to get the economy back on track. she was talking about about solutions to avert the fiscal cliff. if if you look at how we got here, nothing gets resolved out of washington, it's an abyss that doesn't need to happen. if you just go back and look at the promises made by poth because massachusetts when he was running for office, when he was running for re-election, he talked about working across the aisle he talked about bipartisan solutions he talked about it a lot and the american people expected that the president would keep that promise. but before the ink was even dry, before some of the states had confirmed and finalized their vote totals for this last election, the president comes out with a hyper partisan solution that's his approach. when the president comes out with his plan to raise taxes on some, not renew ores, to threaten middle class families with a tax increase if some people don't get their taxes raised, there already was a bipartisan solution to avert this cliff. just a few months ago, here in this house, we passed a bill with 19 democrat votes. a strong bipartisa
must avoid driving our country over the fiscal cliff. no partisan ideology is worth the cost of our nation. just averting the disaster and kicking the can on the structural decisions needed to place our economy on a sound footing of the future is not enough. we are calling for a framework over the next 10 years to reduce the deficit and restructure the fiscal policy. so is eventually to bring the budget into balance. this framework must include tax reforms to raise more revenues and encourage growth and enhance productivity. it must include parameters defined in future levels of debt as a share of the gdp. it must include changes to discretionary spending and entitlements as well as defense. our elected leaders should launch legislation that will construct this framework and 2013. including powerful but appropriate default of enforcement mechanisms. without a recalibrated unsustainable fiscal policy, the united states international standing will decline in the national security will be undermined. such an outcome would be bad for the united states, and it could be bad for the world.
the fiscal cliff. no partisan ideology is worth the cost to our nation. but just averting the disaster and kicking the can on the tough, structural decisions needed to place our economy on a sound footing for the future is not enough. we are calling for a framework built out over the next ten years to reduce the deficit and restructure fiscal policy. so as eventually to bring the budget into balance. this framework must include tax reforms to raise more revenue, encourage growth and enhance progressivity. it must include parameters defining future levels of debt as a share of the gdp. and a date by which the budget will balance. and it must include changes to discretionary spending, entitlements as well as defense. our elected leaders should launch an expedited process to enact legislation that will construct this framework many 2013 -- in 2013, including powerful but appropriate default and enforcement mechanisms. without a recalibrated, sustainable fiscal policy, the united states' international standing will decline, and its national security will be undermined. such an outcome woul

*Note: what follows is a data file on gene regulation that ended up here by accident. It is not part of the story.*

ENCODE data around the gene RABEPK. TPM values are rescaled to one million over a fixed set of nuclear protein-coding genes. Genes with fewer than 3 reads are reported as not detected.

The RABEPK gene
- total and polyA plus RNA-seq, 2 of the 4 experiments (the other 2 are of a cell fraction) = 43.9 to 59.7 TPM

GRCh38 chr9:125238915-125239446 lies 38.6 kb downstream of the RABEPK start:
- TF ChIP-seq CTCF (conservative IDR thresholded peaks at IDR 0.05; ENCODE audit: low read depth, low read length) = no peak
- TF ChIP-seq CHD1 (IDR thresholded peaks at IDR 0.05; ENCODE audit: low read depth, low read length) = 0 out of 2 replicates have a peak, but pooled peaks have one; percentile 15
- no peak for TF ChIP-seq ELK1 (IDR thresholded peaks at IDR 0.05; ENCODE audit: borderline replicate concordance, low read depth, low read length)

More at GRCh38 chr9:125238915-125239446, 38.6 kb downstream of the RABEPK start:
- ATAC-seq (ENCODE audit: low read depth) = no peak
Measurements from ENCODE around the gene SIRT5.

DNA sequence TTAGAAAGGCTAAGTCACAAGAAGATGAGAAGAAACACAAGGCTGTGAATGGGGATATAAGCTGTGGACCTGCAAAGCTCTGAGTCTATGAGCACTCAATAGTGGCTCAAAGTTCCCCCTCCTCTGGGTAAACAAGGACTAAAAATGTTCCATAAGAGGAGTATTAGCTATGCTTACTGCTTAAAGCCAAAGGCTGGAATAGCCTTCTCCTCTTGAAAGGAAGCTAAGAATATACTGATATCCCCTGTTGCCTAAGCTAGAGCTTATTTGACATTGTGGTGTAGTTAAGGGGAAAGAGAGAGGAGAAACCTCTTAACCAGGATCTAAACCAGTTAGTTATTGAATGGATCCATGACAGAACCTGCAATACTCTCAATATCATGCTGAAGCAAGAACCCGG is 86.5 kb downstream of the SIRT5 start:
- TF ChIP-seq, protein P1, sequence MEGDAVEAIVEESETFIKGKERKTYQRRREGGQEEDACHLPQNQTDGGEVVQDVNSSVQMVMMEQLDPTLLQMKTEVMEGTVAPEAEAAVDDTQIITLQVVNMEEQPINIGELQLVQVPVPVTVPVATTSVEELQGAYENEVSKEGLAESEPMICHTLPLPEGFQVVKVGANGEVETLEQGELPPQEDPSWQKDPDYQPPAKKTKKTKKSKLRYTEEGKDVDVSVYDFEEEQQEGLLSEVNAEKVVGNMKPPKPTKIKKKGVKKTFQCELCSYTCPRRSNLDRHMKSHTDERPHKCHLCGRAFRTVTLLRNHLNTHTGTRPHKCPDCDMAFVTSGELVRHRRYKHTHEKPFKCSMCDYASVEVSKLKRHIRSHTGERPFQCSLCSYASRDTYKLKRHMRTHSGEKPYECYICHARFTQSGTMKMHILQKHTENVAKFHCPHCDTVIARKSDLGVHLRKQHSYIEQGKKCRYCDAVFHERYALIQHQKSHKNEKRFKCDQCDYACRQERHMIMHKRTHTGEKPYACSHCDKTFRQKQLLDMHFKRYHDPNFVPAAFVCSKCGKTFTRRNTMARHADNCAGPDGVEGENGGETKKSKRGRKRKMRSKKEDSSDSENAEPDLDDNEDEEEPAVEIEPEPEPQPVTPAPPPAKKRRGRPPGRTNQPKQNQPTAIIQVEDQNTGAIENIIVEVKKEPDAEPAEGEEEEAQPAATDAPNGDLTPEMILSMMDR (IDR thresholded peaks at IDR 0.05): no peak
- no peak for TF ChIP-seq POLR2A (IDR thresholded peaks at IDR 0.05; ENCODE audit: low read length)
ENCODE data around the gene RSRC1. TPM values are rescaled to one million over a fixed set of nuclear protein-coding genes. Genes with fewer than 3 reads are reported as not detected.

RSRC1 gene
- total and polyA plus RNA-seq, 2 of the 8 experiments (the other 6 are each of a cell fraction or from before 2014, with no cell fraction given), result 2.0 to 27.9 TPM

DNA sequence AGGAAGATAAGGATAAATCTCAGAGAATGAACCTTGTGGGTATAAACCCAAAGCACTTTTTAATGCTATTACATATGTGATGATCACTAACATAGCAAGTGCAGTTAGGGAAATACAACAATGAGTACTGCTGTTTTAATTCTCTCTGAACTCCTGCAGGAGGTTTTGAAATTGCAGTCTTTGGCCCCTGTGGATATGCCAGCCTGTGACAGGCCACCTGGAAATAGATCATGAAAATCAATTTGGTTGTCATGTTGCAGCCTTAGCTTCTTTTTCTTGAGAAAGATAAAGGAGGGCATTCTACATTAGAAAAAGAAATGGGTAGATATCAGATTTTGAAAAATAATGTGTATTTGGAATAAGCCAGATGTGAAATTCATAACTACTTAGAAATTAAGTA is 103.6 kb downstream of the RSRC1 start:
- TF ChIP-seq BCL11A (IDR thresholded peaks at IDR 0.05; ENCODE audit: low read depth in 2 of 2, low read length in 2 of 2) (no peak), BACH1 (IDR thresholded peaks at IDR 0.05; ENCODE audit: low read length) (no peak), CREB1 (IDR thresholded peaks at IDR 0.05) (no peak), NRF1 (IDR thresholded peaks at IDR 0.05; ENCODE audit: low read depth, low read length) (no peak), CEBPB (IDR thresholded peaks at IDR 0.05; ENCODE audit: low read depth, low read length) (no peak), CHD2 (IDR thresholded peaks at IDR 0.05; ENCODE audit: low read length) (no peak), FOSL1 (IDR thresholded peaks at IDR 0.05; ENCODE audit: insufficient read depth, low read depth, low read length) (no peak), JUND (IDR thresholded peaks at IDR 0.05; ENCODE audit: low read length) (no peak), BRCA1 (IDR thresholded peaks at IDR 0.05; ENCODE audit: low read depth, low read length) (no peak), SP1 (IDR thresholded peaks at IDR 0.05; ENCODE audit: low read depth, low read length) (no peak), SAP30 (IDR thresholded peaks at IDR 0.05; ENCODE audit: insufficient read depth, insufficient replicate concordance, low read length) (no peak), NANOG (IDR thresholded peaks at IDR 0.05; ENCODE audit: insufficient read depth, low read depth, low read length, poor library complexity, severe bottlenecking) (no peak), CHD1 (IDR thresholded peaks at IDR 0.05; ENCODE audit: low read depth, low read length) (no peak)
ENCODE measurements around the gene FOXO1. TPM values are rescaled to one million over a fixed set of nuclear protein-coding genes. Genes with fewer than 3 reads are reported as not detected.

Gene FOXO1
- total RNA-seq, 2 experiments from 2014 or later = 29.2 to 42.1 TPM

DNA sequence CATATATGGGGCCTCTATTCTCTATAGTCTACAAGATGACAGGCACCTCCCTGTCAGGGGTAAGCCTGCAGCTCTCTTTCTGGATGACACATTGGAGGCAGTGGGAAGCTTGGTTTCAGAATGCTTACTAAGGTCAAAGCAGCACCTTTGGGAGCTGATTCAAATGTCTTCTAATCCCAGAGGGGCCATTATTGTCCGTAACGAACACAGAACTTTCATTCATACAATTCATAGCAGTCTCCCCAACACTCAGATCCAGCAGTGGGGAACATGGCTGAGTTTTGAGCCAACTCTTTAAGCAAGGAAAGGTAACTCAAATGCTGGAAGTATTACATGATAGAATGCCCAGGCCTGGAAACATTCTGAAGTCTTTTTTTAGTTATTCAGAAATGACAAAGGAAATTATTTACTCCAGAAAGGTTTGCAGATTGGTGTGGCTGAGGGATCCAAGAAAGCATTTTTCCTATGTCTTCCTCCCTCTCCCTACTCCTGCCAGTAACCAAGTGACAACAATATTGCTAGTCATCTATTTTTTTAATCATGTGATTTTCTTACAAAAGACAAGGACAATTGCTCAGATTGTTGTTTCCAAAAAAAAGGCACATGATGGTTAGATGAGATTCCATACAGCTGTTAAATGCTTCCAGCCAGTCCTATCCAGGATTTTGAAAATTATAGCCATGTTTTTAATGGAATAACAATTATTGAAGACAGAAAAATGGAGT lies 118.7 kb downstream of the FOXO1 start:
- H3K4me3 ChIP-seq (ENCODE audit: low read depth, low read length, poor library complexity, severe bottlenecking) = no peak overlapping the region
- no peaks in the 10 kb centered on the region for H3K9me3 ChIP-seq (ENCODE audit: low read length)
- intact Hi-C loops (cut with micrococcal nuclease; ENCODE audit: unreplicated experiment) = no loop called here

in people's pockets, which helps the economy and the unemployment weekly payment is not enough to make anyone comfortable and lazy, but it does cost money. so, that is one of the many things in the fiscal cliff discussions that we also have to deal with. the social security payroll tax holiday that we have had for two years -- they have to decide whether to extend that by december 31, and there is also the issue of the alternative minimum tax, which is designed to make sure that everybody pays something in income tax, especially among the wealthy who might use deductions to bring their tax payments down to zero. the problem is the alternative minimum tax has been affecting more and more middle-class people, and the irs in particular is eager for congress to take a stand on patching up the minimum tax by december 31 because mostly they have to program their computers. host: the amt was part of our series on the different aspects of the fiscal cliff talks. you can go to our web site to find more details. today, the discussion is about domestic spending. if sequestration happens at the en
of three months. what we need to be more focused on is to get through the fiscal cliff and get a deal done and lay the foundation for long-term fiscal reform. it is focused primarily on health care. >> senator, can you wait in on this? cbo, 10-year window, this is a requirement. congress needs to address these things. a roadmap, if you will. should we change the rules before we play the game? >> all of these extraordinary and practical ideas cannot survive in the cbo structure. that is a forcing mechanism. people are grasping onto ideas such as changing the age. people can easily explain it i and understand it instead of doing the more complex and difficult things that would get you where you want to go. i would be interested -- i have always opposed -- >> i did not hear that. >> directive scoring when it comes to cbo. i do think somehow and i think this is the governor's point, which is congress ignores a lot of stuff that makes sense. it gets wrapped up in its day- to-day activities. i honestly think you break out of this is if you get a white house and leadership in congress that are wi
Search Results 0 to 28 of about 29 (some duplicates have been removed)